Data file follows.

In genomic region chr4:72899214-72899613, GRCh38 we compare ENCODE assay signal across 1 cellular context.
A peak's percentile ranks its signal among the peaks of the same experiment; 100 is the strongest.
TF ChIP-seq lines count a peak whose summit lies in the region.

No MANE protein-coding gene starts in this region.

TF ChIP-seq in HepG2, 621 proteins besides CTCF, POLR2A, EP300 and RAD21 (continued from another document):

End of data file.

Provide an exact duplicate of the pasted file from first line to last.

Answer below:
In genomic region chr4:72899214-72899613, GRCh38 we compare ENCODE assay signal across 1 cellular context.
A peak's percentile ranks its signal among the peaks of the same experiment; 100 is the strongest.
TF ChIP-seq lines count a peak whose summit lies in the region.

No MANE protein-coding gene starts in this region.

TF ChIP-seq in HepG2, 621 proteins besides CTCF, POLR2A, EP300 and RAD21 (continued from another document):